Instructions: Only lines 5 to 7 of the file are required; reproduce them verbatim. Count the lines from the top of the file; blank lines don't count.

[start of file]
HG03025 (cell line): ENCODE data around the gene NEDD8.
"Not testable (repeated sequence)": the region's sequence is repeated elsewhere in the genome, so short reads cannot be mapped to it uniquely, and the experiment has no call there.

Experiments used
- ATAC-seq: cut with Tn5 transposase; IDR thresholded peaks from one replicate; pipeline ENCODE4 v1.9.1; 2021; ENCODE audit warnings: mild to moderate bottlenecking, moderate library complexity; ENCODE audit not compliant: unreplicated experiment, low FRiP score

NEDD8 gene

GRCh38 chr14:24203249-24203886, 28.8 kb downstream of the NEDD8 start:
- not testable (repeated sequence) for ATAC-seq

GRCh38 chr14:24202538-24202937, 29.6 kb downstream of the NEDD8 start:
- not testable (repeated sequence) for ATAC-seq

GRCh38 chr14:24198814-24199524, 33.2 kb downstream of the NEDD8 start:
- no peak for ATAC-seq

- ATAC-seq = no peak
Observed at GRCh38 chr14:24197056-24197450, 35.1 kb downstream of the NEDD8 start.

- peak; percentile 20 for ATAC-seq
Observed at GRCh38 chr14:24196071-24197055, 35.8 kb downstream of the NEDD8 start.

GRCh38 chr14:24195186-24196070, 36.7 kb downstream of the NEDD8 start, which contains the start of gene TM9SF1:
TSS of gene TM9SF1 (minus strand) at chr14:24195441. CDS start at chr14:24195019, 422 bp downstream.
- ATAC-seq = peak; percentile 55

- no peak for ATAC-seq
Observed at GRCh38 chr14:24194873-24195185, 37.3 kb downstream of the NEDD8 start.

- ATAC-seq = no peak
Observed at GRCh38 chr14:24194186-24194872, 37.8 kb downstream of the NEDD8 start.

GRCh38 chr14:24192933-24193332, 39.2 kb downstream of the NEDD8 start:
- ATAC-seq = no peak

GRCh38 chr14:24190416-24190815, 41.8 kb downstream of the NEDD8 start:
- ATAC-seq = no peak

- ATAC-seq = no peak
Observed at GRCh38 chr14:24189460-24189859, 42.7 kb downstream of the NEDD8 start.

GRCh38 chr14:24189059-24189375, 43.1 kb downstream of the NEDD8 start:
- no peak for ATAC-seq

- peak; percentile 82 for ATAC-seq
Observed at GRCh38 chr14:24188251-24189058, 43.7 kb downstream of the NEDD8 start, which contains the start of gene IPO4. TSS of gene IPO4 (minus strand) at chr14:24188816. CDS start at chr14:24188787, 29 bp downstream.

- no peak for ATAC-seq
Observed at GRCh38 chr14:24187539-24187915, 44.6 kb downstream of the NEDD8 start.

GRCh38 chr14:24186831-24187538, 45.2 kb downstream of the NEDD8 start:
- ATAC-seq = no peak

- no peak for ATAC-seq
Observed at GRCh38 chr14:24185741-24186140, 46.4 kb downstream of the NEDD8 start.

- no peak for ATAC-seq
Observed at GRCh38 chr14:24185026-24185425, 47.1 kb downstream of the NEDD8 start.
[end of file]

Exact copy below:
NEDD8 gene

GRCh38 chr14:24203249-24203886, 28.8 kb downstream of the NEDD8 start:
- not testable (repeated sequence) for ATAC-seq